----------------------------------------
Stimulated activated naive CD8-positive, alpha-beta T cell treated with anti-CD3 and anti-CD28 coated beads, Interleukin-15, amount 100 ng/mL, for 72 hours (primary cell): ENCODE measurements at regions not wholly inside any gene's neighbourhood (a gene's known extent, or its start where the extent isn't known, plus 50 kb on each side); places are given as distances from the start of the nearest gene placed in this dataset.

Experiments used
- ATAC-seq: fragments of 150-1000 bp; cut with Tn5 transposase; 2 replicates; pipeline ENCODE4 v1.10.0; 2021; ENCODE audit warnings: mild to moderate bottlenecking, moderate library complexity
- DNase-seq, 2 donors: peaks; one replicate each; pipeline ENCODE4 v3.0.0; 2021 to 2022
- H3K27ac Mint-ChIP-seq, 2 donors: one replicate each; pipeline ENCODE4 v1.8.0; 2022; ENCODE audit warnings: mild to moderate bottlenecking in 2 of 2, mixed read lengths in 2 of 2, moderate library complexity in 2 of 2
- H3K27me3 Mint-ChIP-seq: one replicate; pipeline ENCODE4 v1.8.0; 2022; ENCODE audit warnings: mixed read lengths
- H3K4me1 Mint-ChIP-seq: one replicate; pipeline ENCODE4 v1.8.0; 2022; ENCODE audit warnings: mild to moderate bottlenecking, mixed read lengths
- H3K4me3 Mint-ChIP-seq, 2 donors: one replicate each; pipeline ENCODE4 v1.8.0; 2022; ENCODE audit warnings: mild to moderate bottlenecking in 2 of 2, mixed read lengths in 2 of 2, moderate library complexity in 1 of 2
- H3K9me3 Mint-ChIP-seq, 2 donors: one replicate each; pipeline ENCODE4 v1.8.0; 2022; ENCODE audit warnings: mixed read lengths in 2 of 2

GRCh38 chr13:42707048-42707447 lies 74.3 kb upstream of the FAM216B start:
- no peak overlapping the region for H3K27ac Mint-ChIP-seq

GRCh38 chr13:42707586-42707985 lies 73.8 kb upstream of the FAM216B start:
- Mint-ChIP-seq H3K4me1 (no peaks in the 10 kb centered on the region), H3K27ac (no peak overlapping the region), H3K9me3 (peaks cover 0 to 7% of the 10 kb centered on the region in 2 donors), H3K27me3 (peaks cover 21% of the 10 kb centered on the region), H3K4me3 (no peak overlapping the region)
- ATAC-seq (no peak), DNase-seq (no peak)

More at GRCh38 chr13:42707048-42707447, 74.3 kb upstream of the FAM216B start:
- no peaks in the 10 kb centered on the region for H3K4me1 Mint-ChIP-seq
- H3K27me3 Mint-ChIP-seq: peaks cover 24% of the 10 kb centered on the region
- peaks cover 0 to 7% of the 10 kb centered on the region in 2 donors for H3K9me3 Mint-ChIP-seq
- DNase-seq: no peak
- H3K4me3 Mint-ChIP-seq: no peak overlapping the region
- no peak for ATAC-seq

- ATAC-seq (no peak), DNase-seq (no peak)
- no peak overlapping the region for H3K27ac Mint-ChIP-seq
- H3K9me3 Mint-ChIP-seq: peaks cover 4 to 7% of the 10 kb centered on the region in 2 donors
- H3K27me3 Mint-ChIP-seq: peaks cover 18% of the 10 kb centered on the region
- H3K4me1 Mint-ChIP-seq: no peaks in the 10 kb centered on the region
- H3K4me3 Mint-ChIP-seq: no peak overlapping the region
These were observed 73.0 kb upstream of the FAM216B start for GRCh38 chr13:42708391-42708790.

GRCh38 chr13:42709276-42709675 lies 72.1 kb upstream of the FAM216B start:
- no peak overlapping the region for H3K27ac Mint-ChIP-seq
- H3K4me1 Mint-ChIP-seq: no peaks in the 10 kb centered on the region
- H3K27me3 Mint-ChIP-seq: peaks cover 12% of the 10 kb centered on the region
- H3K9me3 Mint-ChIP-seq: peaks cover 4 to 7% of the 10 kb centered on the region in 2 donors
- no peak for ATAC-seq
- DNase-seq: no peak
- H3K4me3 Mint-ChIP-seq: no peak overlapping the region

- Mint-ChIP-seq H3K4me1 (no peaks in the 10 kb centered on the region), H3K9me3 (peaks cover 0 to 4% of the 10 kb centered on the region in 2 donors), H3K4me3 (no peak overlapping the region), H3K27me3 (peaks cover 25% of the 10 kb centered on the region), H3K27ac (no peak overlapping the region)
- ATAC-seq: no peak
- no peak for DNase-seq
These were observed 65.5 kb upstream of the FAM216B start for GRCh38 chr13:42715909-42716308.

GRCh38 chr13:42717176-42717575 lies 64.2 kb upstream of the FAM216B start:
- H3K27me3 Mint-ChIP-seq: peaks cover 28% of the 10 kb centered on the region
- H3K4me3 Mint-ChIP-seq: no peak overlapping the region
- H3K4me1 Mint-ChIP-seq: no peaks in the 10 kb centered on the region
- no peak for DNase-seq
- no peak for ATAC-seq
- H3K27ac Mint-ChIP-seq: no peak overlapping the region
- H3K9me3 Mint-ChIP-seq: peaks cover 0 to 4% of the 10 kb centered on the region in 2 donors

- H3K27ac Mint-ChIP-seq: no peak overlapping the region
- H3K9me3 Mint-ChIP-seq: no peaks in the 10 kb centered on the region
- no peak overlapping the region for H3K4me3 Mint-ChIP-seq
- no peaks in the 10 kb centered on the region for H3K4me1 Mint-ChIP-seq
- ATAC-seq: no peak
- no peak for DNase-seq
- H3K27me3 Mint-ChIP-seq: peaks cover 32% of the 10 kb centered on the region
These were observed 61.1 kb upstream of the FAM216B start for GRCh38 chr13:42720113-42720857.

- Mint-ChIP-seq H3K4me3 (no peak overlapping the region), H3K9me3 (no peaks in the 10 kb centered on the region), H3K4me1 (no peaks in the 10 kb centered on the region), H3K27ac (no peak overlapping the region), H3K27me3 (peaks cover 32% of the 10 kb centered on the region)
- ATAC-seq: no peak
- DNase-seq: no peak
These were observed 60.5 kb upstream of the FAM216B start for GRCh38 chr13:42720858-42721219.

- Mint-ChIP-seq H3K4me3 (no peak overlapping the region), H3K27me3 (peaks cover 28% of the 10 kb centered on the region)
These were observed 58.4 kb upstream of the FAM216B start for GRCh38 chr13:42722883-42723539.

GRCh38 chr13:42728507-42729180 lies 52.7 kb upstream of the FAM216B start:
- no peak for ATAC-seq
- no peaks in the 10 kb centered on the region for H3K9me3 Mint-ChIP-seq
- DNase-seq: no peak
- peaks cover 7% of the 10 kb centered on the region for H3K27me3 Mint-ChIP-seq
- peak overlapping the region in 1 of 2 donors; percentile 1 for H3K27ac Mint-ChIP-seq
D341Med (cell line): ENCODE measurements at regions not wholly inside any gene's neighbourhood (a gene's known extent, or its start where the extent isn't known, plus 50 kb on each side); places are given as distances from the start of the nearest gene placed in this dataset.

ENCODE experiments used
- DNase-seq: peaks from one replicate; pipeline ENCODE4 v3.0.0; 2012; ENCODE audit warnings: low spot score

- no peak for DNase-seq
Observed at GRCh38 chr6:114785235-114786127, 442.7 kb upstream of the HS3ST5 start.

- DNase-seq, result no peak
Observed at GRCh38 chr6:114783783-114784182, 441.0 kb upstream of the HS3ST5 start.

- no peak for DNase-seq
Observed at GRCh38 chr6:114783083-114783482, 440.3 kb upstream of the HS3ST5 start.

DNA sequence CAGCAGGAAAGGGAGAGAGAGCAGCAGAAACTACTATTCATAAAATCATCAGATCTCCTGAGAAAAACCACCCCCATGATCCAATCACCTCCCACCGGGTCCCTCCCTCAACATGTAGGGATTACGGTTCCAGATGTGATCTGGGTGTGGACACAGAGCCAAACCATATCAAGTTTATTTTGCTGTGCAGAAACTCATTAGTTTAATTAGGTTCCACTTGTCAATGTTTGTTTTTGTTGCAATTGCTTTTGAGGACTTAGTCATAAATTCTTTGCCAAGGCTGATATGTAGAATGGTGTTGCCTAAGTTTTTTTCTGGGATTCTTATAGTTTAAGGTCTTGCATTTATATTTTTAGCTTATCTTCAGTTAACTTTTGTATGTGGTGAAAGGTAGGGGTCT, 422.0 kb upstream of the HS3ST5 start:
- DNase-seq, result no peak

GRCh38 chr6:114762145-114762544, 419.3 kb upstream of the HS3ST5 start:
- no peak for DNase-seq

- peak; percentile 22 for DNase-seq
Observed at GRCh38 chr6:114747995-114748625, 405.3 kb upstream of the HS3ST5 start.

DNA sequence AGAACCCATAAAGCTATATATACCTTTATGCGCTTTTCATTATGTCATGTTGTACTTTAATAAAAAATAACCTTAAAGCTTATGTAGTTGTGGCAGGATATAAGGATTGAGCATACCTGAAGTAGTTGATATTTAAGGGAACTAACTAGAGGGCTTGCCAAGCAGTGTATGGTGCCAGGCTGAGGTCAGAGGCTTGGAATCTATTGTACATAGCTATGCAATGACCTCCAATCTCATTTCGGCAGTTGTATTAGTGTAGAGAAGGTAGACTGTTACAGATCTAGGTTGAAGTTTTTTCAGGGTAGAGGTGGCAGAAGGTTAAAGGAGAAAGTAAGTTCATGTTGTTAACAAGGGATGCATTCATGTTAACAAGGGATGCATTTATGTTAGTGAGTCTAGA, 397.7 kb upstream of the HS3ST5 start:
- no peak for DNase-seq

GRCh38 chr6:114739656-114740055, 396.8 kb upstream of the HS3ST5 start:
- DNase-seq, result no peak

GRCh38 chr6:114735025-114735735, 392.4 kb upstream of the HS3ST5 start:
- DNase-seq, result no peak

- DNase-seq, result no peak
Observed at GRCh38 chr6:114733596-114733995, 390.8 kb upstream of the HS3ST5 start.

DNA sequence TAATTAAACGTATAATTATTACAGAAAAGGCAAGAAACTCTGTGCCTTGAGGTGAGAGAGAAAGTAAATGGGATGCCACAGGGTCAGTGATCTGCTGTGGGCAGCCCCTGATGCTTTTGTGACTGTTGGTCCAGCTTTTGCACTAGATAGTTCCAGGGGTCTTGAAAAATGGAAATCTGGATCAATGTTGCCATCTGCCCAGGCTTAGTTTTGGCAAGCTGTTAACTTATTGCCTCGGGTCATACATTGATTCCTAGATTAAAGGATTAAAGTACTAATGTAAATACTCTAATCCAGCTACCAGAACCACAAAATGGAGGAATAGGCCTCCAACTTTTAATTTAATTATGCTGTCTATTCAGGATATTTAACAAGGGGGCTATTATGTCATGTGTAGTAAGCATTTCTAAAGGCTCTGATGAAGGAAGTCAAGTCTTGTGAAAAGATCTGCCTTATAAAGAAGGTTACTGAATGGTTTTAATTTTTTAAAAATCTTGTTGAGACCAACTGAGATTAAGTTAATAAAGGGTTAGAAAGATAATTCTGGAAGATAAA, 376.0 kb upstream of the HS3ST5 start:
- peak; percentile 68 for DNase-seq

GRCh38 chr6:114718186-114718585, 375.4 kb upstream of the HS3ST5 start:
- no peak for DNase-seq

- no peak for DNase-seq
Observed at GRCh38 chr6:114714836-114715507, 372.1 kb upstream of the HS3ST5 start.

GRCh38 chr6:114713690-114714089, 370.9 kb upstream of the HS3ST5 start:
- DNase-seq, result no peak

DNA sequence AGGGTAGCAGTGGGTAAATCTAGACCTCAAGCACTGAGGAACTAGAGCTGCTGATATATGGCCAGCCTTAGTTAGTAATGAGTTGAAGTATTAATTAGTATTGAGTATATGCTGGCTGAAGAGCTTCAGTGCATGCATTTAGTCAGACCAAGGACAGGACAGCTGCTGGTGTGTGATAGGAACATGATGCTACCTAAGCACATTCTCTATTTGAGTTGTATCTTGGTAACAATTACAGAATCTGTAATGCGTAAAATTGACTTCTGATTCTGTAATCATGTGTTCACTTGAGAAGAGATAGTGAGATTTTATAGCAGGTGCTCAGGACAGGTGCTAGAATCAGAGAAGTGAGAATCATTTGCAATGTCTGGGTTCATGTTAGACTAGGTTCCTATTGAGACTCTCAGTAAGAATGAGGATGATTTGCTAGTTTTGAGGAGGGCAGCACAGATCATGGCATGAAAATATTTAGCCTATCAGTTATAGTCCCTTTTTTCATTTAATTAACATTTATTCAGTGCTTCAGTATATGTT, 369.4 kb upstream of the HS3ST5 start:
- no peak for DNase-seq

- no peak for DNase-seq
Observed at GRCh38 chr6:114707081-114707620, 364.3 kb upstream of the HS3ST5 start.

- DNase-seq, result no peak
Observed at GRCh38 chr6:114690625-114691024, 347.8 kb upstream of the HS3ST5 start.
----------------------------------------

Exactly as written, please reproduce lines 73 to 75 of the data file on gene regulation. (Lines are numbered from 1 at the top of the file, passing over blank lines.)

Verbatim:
Observed at GRCh38 chr6:114785235-114786127, 442.7 kb upstream of the HS3ST5 start.

- DNase-seq, result no peak
Observed at GRCh38 chr6:114783783-114784182, 441.0 kb upstream of the HS3ST5 start.